The LA Times (caveat, I spent a glorious three months there as an indentured servant before leaving to join the founders at Wired) recently attempted to push their own boundaries online by rolling out a “wikitorial” – in which the paper allowed its readers to comment upon and edit the Times’ editorials.
It was a good idea, but poorly executed. The site attracted trolls and showoffs, and was quickly shut down. Dan Gillmor has a good overview of why it didn’t work here, and adds his thoughts on what they could have done better.
But when I read about this, I instantly recognized a core problem with the approach: it was top down community, rather than bottom up. Michael Kinsley, who created the site for the Times, was attempting to force a considered, editorial structure onto a set of readers who had yet to identify themselves or their own interests in any kind of structured way. It was doomed to fail, because communities can’t be created by editorial structures – editorial structures must be created by communities.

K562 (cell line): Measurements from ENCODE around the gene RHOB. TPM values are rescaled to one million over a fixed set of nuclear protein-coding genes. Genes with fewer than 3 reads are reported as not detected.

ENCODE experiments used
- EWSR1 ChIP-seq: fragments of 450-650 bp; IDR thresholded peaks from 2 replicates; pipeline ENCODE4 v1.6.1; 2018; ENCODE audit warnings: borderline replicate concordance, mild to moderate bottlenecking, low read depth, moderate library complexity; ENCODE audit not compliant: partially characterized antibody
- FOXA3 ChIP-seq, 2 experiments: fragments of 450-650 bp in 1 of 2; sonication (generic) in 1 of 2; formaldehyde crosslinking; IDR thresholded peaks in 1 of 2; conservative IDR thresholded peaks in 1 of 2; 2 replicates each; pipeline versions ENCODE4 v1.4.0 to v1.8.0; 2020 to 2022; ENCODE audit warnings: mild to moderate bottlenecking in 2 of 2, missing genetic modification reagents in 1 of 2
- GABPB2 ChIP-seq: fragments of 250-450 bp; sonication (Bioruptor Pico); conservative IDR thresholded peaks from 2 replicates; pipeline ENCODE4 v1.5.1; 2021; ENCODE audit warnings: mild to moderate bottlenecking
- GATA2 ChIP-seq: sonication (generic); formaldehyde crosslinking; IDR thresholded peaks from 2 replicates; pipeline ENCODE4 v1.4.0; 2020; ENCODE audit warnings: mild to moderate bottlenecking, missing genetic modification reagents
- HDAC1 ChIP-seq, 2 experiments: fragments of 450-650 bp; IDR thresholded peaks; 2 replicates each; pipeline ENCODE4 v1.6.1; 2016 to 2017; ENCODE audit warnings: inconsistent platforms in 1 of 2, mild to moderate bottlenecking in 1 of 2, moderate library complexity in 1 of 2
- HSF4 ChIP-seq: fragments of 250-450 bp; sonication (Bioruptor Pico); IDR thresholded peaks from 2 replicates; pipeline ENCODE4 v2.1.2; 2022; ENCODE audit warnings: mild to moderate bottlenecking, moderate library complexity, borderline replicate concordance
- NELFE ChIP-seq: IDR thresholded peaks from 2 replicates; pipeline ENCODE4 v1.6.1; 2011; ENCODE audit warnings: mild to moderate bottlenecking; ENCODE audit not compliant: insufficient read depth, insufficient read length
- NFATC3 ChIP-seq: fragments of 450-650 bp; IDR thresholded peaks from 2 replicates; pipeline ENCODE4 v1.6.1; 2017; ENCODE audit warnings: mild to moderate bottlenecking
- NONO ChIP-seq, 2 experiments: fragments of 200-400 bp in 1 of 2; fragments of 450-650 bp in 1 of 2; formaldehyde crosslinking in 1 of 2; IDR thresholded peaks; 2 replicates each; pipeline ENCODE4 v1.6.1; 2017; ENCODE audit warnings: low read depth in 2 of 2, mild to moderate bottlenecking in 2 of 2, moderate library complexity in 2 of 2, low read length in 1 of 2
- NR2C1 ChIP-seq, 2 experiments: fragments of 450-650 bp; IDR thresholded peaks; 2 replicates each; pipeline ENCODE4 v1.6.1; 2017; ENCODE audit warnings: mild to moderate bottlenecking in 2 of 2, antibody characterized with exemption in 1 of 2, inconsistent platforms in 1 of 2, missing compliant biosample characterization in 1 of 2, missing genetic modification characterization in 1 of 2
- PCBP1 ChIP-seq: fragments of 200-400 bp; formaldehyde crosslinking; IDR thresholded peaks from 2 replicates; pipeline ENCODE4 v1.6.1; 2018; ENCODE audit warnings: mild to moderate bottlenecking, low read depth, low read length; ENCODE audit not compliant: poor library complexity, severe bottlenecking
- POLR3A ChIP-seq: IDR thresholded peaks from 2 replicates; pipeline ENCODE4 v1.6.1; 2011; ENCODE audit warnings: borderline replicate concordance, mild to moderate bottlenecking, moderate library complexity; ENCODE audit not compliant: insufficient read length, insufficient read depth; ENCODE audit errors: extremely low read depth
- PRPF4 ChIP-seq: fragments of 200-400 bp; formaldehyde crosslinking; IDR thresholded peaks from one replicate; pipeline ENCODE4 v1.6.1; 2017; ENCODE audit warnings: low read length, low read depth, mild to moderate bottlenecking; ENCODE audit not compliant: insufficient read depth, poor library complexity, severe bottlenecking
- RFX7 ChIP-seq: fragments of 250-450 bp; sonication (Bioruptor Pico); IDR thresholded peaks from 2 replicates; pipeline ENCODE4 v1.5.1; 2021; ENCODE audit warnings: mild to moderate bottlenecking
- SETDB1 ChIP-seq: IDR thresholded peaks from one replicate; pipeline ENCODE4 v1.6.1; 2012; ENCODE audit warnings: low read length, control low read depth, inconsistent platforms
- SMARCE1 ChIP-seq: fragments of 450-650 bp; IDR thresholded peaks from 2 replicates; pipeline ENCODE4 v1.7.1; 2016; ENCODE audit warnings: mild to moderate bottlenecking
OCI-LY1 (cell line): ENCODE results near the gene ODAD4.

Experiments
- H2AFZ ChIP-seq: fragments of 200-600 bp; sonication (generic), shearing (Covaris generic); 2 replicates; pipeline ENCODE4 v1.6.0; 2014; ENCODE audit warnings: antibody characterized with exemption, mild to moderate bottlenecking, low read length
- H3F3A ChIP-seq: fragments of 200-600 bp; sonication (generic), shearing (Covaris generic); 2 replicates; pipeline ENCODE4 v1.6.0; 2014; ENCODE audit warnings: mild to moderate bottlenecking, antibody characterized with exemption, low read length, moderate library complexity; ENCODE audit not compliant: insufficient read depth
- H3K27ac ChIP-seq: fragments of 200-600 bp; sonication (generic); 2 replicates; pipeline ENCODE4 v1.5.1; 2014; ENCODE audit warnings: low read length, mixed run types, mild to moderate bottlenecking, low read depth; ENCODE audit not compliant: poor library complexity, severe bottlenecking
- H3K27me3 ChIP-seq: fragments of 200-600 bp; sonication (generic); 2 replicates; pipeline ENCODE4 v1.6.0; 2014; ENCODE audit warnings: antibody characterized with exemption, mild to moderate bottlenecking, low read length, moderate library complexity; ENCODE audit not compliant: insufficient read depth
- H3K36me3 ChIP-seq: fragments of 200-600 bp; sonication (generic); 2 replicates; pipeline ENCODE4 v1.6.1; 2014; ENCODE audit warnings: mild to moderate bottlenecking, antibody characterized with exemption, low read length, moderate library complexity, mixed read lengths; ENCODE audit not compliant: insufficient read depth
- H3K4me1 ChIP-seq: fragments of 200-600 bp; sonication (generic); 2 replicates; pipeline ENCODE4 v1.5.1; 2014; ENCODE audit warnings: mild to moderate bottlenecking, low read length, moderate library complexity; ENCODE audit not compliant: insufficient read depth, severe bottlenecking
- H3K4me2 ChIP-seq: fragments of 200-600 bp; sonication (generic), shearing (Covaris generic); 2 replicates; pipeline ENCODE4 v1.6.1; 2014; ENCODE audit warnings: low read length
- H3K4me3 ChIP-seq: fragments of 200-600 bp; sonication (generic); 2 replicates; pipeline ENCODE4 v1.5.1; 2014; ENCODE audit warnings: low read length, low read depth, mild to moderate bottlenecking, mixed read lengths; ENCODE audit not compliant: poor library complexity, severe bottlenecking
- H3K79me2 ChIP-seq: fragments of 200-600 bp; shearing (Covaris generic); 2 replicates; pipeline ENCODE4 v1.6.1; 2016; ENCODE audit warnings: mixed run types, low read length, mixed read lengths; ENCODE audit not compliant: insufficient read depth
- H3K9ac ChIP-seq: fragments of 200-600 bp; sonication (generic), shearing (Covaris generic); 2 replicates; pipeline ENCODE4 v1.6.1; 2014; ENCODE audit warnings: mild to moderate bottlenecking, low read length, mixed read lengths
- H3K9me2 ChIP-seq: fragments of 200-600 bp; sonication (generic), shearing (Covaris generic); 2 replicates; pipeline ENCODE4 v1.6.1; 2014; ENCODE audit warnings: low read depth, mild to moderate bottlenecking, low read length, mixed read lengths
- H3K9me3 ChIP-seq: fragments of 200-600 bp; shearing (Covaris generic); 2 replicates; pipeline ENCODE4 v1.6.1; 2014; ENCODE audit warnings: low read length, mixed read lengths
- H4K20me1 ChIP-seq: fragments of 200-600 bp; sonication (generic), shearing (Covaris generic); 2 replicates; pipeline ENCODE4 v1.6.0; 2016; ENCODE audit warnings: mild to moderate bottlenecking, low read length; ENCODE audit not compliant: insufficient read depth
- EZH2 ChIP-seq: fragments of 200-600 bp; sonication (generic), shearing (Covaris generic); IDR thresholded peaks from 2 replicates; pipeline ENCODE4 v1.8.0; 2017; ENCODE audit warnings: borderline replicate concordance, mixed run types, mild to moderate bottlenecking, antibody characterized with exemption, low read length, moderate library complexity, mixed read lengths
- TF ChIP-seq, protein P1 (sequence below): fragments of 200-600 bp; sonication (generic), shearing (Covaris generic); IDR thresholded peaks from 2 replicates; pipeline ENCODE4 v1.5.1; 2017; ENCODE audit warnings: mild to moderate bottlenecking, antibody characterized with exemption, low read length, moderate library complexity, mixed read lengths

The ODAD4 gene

This is a classic failing of old school media thinking. Sure, folks could build on top of the Times’ editorials, but then again, why would they? The reason folks build stuff is to build it together, and to do that, they have to know one another, have a shared set of mores, have a conversation that is already going.
A far better approach would have been to create a platform for readers to create their own communities. Leaders will emerge, voices will break out, and conversations will get started. Then the community itself will have a sense of ownership of the media, and begin to moderate out the trolls. It’s one thing for the LA Times to kill the trolls – that feels like censorship. It’s another for the community itself to do it.